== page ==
A three month review of the controlled airspace around Invercargill’s airport has concluded that there should be no change to the current levels of Air Traffic Control.
General Manager of Invercargill Airport Ltd, Nigel Finnerty, said the comprehensive study was undertaken by Astral Aviation Consultants in association with Melbourne based R2A Due Diligence Engineers & Risk Assessors. ‘We sought the best professional advice in order to understand what level of Air Traffic management would be required in the future,’ he said.
‘The review recommended that the current level of air traffic control will deliver the safest outcomes to aviation users at Invercargill Airport. It clearly supports no change to the current delivery model and further, states that relying on pilot self-separation, even if enhanced with other technological options, will deliver a less safe aeronautical operation.’
Mr Finnerty said Airways Corporation NZ had said in May last year that they were going to withdraw Air Traffic Control (ATC) services or airfield flight information services from seven airports, including Invercargill, across New Zealand.
At the time, no date had been set for the service withdrawal. As a result, and taking into consideration the significance of the proposed withdrawal and its potential impact on the safe operations at the airport, a formal ‘Aeronautical Study’ was required.
This was in accordance with the current aviation rules, Mr Finnerty said.
The review was comprehensive and looked at the complexity and use of the airspace as well as providing recommendations for the level of Air Traffic Management that should be used to ensure aviation operations were safe for all aircraft.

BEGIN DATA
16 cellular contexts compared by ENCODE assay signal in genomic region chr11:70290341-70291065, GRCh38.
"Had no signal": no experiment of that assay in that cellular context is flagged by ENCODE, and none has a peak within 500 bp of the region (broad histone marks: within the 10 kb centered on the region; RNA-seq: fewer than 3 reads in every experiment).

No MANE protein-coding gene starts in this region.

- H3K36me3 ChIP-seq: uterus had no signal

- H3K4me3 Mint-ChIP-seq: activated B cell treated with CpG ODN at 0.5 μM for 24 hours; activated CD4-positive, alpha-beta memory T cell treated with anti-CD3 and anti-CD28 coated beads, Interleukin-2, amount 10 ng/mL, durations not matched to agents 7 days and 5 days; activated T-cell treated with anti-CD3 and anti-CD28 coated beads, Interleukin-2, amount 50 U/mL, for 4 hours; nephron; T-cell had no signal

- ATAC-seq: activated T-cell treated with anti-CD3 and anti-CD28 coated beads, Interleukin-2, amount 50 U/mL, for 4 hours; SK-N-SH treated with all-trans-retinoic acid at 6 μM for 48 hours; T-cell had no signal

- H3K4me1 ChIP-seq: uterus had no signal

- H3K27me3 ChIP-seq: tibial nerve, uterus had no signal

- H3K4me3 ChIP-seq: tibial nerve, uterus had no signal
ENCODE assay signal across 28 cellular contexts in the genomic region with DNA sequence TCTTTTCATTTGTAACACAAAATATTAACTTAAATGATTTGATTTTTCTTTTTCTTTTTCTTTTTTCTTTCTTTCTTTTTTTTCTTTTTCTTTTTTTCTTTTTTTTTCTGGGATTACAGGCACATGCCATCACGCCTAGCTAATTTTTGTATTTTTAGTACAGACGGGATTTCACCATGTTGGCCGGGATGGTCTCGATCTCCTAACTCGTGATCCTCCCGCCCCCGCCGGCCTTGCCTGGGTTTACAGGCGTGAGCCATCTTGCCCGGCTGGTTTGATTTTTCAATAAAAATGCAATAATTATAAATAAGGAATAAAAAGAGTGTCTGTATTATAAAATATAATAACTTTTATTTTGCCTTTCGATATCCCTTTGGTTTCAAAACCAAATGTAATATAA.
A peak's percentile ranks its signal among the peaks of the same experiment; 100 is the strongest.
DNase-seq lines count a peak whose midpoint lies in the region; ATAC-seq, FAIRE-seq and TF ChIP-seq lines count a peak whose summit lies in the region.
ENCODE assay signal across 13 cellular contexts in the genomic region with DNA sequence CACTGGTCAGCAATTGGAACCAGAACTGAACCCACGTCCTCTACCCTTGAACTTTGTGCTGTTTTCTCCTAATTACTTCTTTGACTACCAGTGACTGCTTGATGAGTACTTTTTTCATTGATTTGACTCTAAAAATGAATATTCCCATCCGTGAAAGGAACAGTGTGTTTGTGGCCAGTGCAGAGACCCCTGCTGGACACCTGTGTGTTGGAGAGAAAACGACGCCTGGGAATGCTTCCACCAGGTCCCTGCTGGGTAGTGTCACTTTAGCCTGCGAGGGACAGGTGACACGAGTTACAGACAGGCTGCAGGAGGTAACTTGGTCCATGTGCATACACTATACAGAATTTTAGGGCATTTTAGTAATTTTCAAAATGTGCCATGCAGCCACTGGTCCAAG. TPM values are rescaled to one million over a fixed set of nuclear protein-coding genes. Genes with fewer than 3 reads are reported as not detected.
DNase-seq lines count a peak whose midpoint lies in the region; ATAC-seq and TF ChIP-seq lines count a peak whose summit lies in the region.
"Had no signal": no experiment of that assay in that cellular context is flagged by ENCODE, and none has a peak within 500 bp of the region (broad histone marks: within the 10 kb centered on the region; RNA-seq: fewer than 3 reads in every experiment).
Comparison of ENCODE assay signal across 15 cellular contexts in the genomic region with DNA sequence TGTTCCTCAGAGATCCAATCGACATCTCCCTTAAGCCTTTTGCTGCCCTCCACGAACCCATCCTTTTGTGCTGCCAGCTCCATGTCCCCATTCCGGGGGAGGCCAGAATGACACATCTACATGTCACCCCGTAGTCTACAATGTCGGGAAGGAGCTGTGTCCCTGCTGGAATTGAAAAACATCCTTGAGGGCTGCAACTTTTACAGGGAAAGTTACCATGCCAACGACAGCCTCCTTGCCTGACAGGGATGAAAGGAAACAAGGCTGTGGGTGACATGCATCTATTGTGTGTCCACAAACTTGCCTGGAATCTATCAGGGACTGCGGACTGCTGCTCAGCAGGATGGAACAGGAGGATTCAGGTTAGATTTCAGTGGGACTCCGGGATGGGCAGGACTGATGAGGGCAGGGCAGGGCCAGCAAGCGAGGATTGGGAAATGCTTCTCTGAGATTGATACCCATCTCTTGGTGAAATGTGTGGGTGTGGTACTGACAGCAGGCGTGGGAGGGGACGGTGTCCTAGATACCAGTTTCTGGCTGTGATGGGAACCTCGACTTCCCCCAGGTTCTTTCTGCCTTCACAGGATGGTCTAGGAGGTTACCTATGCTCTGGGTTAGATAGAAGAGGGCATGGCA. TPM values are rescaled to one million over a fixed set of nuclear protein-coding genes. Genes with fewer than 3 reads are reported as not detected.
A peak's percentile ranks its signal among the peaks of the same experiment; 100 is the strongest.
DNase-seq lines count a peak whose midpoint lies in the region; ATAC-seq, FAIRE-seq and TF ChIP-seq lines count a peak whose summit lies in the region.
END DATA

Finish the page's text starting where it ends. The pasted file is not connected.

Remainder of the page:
The study team had engaged with as many of the airport’s stakeholders as possible to gauge their views on how air space around the airport should be managed safely in the future.
The Chair of the Invercargill Airport Ltd Board Grant Lilly said the Board had carefully and fully considered the report and agreed fully with its recommendations.
He said that the report and its recommendations had been passed to the Civil Aviation Authority for their review and final decision on the level of future Air Traffic Management at Invercargill.
The CAA review will take place in the first quarter of 2021.
1. Astral Aviation Consultants and R2A Due Diligence Engineers & Risk Assessors (Melbourne) were engaged to undertake the study.
2. The study was conducted using the principles of SFARP (So Far As Reasonably Practicable) under the provisions of the Health & Safety At Work Act (HSWA) 2015.
3. Civil Aviation Authority (CAA) confirmed this approach was an acceptable means of compliance as an alternative to the hazard-based approach specified in the Advisory Circular AC 139-15.
4. The study took three months to be completed and included consultation with identified stakeholders.
5. The CAA will complete their review in the first quarter of 2021 and make their final decision once that is complete.
6. In the 12 months to 31 March 2020, Invercargill recorded approximately 22,000 total movements, consisting of 7,000 IFR and 15,000 VFR, and a passenger through-put of approximately 348,000.
7. The aerodrome currently serves a mix of Instrument Flight Rules (IFR) and Visual Flight Rules (VFR) scheduled Passenger services with aircraft up to Code 4C jets, flight training (IFR and VFR), recreational flying, corporate turbo-prop and jet aircraft, fixed wing emergency medical service (EMS) flights and commercial helicopter operations.
8. Airways Corporation of New Zealand is a State Owned Enterprise and is currently the only provider of Air Traffic Control services in New Zealand.
9. The Report has been sent to Civil Aviation Authority for their review and decision. Therefore it is not available to the public at this stage.